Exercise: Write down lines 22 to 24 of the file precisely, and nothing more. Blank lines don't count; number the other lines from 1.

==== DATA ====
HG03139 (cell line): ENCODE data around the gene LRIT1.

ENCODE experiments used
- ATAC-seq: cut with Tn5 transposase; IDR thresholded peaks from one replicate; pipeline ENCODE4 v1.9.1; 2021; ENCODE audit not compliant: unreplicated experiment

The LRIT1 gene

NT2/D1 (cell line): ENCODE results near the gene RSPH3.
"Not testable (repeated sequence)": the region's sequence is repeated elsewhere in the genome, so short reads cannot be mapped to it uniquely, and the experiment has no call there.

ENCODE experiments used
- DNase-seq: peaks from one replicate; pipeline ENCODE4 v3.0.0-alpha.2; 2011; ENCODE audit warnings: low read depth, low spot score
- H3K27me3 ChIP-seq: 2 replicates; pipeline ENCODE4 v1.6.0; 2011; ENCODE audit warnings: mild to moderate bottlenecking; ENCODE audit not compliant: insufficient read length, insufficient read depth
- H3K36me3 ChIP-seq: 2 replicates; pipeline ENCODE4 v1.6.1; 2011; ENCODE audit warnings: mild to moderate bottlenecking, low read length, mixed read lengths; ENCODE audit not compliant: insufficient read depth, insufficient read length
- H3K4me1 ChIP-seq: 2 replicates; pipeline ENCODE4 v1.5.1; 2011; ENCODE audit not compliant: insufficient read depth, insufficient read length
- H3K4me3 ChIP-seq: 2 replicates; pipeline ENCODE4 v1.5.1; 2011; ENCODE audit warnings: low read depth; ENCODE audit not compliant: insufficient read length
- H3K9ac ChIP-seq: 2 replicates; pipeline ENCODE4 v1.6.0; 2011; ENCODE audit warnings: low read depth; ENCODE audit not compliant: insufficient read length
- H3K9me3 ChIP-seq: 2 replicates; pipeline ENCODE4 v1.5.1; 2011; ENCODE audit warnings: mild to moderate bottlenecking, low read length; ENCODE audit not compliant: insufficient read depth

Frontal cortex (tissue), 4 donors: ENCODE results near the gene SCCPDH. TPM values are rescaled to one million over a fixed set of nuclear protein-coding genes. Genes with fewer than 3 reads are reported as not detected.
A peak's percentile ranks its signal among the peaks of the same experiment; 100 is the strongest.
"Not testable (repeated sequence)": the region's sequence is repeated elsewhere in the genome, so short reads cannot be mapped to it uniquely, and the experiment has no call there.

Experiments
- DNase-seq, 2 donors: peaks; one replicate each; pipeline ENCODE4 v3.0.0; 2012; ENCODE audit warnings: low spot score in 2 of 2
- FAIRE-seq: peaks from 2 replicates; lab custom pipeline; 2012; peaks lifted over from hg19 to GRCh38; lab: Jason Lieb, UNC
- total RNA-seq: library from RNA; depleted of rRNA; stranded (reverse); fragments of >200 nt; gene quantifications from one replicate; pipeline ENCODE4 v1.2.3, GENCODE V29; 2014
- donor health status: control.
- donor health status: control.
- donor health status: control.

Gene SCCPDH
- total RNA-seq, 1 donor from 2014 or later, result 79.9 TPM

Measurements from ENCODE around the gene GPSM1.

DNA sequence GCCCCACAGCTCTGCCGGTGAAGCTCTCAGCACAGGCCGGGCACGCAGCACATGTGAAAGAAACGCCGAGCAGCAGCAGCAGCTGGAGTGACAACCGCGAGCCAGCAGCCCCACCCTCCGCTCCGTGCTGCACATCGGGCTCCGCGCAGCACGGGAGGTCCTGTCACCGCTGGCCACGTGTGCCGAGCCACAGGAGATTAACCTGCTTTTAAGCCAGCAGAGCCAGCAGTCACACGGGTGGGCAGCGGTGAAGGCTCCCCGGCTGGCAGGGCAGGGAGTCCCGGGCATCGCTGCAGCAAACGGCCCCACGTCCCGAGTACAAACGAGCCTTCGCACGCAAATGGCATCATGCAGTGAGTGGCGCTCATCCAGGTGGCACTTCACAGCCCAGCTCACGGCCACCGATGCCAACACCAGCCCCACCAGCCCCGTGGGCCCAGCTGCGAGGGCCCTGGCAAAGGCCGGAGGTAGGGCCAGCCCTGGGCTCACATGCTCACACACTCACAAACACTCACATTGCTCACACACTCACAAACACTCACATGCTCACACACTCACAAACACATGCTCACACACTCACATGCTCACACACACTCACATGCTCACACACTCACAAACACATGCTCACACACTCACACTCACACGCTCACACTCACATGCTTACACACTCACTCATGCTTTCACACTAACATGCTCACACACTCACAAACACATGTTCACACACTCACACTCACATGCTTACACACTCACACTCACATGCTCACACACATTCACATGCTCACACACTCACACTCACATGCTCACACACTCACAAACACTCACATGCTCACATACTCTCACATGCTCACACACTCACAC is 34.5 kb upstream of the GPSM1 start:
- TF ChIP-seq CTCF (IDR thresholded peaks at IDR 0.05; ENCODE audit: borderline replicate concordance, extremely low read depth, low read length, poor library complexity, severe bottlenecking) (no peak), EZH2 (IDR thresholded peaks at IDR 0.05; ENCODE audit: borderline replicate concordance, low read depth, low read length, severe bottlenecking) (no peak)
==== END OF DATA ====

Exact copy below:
- donor health status: control.
- donor health status: control.
- donor health status: control.